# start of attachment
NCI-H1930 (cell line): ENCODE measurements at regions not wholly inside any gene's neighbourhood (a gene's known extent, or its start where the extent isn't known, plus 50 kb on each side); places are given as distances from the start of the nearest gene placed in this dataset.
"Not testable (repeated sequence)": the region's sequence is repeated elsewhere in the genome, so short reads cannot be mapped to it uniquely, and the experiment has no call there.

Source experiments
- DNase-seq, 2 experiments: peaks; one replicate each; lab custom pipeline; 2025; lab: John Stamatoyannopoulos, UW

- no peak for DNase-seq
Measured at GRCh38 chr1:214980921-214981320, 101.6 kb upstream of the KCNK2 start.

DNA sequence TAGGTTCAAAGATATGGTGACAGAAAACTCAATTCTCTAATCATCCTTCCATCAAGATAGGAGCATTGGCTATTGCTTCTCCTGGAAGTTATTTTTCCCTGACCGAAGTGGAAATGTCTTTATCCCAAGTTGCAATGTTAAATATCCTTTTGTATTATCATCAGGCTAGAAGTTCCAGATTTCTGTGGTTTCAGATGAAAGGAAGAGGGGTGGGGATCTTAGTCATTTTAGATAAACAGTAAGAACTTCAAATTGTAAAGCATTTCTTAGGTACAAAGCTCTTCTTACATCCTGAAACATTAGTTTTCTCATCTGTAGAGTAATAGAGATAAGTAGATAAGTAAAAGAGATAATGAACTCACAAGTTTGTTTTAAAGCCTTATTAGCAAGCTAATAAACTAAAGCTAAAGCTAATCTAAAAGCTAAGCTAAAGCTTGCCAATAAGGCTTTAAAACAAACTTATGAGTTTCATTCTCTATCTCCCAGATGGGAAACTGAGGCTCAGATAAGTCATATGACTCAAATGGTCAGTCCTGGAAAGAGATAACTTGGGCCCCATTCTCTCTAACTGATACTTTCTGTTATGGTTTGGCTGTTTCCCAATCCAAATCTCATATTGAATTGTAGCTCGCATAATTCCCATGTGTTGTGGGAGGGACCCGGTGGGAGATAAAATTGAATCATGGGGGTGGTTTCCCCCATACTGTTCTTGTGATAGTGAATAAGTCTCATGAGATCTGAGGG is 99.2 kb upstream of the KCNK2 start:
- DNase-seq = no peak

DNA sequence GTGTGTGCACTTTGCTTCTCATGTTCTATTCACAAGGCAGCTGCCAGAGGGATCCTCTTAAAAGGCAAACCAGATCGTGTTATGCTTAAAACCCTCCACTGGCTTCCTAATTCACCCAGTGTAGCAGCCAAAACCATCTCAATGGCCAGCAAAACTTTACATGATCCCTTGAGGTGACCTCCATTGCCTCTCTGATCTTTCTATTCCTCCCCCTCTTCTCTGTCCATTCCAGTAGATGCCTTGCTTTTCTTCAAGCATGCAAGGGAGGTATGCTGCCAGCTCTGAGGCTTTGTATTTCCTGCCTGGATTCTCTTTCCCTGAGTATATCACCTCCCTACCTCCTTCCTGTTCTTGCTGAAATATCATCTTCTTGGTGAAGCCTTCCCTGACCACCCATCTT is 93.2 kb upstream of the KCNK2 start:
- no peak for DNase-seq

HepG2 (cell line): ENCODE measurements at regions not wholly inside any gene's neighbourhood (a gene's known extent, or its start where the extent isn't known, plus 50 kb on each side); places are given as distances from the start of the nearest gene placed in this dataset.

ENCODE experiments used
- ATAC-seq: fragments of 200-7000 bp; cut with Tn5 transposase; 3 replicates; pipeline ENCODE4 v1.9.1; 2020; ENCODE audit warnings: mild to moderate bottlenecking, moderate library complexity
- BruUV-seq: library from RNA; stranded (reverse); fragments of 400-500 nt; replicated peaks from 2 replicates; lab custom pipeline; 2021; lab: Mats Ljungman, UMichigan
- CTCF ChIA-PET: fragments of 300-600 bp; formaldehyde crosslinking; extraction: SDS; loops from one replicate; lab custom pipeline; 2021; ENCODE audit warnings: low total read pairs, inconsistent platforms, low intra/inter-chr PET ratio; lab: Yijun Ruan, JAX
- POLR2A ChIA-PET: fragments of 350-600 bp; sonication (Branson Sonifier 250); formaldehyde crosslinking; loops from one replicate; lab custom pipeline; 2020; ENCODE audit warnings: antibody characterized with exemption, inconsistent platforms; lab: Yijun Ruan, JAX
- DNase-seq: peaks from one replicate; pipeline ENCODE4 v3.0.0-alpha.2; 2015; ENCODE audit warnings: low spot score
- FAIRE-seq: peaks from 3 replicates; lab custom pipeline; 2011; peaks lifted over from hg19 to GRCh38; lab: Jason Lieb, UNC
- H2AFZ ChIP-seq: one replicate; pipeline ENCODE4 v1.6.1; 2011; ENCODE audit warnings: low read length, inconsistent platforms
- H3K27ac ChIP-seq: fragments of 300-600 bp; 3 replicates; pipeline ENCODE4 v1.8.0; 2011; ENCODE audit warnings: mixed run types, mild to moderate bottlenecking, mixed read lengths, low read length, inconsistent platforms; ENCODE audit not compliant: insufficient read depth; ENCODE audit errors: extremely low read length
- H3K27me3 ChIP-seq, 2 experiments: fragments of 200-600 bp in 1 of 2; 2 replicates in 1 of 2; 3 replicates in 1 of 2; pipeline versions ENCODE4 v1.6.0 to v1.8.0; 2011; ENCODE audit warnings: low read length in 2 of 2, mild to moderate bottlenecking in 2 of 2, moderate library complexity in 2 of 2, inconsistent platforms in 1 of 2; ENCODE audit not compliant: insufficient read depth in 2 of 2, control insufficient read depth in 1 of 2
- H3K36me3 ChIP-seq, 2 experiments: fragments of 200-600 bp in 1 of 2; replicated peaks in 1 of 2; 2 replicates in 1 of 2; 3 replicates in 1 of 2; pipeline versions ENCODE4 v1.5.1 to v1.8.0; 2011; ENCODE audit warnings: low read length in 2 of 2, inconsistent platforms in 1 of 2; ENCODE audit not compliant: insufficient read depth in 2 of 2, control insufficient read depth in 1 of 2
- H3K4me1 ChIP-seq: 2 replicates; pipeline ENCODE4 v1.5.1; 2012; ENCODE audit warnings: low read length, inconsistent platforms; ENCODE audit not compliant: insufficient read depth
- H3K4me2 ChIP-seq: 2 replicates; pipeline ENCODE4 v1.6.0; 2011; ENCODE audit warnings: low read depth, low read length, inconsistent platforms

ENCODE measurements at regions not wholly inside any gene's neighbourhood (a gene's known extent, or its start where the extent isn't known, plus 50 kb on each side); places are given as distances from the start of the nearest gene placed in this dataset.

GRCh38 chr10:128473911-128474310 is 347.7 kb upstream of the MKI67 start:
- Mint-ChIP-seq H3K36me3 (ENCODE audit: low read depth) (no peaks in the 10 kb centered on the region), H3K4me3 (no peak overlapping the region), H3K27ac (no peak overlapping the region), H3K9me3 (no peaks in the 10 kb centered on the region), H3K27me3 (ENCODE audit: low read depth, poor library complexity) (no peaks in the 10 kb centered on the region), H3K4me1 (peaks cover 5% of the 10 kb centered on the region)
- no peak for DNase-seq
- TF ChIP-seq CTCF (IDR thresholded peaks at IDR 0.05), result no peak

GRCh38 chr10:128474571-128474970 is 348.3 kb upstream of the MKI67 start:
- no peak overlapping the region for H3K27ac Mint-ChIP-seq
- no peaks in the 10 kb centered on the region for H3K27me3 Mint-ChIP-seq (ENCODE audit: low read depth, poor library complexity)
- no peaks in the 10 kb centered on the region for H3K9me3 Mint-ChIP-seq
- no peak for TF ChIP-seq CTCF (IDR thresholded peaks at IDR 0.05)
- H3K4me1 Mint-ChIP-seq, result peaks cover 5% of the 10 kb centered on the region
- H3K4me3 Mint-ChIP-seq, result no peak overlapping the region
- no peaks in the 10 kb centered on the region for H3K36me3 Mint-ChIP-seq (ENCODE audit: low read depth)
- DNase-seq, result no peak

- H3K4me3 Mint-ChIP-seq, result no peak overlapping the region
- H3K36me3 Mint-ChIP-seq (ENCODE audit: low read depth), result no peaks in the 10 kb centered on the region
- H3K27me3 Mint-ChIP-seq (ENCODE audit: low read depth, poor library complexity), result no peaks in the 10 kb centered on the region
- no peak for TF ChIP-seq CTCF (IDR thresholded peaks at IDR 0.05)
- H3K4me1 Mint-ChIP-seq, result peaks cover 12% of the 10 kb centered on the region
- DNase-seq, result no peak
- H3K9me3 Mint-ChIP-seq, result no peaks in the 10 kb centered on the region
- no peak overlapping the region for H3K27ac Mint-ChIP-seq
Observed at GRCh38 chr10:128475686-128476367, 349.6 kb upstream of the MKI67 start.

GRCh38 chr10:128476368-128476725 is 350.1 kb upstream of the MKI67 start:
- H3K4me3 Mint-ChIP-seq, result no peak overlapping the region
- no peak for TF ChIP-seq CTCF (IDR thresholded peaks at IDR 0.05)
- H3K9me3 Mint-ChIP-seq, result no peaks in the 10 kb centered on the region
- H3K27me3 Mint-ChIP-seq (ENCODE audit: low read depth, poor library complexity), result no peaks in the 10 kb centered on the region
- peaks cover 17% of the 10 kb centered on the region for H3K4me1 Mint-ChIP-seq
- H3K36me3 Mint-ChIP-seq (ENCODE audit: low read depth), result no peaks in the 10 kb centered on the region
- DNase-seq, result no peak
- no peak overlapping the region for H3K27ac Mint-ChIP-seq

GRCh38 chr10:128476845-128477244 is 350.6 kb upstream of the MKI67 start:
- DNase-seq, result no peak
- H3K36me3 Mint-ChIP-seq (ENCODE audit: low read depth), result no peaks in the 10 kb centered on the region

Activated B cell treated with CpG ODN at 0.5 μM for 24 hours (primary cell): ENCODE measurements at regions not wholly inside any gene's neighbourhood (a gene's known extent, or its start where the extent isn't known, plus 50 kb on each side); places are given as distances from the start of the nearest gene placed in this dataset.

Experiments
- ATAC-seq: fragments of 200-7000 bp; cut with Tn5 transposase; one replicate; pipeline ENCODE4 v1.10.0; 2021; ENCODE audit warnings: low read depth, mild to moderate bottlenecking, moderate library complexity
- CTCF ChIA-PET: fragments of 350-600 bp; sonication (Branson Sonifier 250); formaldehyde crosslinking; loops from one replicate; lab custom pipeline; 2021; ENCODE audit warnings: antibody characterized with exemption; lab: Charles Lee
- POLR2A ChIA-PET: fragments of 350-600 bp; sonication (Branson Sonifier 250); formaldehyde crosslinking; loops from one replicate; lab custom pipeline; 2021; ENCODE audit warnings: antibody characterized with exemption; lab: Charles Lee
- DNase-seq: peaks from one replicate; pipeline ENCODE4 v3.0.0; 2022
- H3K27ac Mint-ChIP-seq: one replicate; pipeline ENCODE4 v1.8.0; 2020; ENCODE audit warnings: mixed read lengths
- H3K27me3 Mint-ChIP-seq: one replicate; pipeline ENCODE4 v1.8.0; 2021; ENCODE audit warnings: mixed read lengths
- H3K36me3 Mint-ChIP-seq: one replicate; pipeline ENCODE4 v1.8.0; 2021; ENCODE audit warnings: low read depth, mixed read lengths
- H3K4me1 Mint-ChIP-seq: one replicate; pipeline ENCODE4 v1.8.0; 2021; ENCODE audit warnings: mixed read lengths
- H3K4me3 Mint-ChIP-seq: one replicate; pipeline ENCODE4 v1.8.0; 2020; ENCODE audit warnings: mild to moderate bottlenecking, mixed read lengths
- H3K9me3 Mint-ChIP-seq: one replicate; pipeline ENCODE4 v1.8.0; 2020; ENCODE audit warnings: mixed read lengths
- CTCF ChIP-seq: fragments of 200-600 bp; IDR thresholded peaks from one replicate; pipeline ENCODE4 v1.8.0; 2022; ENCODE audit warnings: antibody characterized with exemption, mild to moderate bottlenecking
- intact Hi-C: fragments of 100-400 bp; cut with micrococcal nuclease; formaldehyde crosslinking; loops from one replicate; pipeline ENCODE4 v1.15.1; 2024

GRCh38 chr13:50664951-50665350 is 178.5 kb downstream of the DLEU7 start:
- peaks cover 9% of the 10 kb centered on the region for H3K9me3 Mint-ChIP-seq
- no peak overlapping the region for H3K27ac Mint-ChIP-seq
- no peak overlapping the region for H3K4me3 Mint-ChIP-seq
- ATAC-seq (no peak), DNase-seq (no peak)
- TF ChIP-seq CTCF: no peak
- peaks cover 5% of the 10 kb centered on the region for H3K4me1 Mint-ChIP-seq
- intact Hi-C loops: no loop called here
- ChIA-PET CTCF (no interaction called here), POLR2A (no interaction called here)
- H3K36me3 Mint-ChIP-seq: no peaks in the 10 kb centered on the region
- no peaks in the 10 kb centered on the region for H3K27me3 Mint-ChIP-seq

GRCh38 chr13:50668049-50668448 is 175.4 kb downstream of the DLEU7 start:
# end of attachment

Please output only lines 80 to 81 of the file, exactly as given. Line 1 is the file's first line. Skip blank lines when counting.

- peaks cover 5% of the 10 kb centered on the region for H3K4me1 Mint-ChIP-seq
- intact Hi-C loops: no loop called here